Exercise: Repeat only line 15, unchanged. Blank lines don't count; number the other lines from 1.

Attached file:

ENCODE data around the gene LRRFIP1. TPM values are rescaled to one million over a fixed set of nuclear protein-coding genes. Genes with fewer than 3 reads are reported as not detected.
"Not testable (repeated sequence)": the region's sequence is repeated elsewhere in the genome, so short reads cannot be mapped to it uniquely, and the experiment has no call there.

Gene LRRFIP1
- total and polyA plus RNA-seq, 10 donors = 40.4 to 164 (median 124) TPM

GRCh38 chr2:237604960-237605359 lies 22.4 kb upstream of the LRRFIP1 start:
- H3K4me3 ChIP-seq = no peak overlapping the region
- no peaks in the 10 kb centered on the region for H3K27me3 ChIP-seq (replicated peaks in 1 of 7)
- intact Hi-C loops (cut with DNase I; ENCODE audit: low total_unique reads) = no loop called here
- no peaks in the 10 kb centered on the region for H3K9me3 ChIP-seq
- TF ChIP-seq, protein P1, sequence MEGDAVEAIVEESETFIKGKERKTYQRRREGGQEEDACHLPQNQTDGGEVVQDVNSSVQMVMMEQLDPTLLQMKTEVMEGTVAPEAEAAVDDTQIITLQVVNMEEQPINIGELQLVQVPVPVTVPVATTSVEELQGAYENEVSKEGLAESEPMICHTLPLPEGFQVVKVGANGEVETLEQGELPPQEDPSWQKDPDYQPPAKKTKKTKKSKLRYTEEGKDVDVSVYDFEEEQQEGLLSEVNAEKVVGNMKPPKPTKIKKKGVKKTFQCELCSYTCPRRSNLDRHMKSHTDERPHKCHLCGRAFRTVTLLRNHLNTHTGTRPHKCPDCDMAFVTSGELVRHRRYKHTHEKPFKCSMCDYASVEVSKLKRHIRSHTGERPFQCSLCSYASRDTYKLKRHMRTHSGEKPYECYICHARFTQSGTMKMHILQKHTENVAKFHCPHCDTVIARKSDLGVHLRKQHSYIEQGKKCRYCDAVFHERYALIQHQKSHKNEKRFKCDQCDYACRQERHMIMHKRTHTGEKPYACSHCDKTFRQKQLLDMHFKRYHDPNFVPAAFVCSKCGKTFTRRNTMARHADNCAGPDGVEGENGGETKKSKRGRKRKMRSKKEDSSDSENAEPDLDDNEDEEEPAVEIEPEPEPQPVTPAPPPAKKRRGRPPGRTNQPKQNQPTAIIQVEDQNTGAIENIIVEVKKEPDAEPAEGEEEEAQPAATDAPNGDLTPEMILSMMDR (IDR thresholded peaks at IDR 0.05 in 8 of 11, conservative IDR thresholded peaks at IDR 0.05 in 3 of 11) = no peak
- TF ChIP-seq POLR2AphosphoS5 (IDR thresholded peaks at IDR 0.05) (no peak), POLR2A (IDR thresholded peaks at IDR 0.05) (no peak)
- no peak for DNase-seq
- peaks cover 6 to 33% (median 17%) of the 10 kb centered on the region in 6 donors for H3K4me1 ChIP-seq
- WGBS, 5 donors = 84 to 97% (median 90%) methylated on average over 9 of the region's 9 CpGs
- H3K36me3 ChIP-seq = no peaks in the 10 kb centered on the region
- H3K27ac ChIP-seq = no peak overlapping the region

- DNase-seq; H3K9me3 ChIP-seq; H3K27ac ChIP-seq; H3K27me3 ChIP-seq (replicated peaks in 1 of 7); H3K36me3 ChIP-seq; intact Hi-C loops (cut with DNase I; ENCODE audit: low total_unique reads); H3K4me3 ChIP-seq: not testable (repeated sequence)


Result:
- H3K36me3 ChIP-seq = no peaks in the 10 kb centered on the region